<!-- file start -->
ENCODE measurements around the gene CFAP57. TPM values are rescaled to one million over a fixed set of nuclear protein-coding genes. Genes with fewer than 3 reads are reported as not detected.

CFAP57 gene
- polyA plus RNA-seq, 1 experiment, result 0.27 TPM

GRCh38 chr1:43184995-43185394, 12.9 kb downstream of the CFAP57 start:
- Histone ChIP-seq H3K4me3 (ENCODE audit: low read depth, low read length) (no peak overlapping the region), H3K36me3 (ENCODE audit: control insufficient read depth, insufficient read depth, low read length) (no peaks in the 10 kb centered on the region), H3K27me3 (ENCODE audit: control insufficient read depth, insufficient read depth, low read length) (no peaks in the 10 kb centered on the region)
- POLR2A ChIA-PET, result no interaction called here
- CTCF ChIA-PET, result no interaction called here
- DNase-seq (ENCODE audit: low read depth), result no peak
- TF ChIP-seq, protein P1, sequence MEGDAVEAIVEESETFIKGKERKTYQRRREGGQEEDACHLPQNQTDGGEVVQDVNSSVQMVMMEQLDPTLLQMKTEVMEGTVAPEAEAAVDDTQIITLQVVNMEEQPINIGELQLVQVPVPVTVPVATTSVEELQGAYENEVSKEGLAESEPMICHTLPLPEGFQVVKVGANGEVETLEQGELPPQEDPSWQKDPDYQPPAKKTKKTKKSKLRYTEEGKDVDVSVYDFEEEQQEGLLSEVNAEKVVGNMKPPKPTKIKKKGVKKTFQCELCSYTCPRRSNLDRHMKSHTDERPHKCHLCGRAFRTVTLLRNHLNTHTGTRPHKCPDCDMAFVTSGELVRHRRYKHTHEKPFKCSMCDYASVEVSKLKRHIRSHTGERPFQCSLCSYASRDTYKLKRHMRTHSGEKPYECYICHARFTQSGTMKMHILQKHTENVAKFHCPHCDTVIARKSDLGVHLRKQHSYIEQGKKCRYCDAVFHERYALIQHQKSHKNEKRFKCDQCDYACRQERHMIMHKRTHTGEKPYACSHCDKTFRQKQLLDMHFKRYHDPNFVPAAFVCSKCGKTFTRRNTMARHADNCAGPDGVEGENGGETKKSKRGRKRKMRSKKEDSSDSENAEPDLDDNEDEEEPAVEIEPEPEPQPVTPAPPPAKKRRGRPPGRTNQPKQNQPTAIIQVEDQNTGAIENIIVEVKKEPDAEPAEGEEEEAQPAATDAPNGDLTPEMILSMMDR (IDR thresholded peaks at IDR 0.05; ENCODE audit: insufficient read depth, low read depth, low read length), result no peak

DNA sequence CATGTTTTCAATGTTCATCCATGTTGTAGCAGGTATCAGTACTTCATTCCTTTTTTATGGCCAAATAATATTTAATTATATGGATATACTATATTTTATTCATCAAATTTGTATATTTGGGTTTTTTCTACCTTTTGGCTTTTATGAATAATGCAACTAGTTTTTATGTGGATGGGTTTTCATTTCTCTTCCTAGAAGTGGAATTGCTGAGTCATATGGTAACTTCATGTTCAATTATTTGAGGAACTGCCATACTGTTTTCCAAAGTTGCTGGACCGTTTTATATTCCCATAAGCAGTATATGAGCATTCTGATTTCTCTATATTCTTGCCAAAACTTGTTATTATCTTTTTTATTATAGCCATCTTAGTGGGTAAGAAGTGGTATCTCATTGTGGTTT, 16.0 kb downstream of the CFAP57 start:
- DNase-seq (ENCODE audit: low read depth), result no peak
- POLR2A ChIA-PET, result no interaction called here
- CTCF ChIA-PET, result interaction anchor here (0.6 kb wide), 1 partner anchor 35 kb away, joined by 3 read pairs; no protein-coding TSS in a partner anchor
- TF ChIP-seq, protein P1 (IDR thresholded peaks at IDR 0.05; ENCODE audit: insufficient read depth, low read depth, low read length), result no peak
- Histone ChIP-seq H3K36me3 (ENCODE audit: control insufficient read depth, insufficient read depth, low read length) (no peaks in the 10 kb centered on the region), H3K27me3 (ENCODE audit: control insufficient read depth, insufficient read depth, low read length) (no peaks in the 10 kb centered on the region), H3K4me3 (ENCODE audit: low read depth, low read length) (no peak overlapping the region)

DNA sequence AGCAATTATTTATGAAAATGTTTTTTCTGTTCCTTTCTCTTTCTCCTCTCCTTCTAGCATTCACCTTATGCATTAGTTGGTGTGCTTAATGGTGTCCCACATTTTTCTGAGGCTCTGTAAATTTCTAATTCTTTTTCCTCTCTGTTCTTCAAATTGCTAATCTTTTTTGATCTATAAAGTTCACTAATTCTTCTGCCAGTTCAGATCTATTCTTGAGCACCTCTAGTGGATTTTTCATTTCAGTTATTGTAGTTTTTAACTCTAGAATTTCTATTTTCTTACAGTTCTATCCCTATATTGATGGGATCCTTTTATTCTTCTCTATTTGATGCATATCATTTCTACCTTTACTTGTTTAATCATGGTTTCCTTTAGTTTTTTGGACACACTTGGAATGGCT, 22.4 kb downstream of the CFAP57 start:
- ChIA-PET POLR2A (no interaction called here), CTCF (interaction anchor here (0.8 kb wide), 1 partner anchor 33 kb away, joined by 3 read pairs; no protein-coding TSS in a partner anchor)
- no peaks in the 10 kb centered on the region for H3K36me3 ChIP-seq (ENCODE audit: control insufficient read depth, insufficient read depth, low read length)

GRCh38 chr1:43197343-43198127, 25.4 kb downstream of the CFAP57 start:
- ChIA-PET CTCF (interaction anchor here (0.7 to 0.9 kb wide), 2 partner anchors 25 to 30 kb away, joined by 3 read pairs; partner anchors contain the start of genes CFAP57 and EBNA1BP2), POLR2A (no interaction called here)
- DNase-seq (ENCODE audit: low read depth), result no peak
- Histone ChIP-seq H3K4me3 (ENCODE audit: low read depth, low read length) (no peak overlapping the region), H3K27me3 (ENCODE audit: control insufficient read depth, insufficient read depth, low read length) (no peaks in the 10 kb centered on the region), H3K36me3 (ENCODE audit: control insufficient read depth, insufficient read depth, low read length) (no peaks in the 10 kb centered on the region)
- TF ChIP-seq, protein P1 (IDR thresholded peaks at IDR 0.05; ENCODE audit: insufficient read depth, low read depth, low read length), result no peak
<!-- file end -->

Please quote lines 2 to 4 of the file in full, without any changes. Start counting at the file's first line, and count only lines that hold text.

CFAP57 gene
- polyA plus RNA-seq, 1 experiment, result 0.27 TPM

GRCh38 chr1:43184995-43185394, 12.9 kb downstream of the CFAP57 start: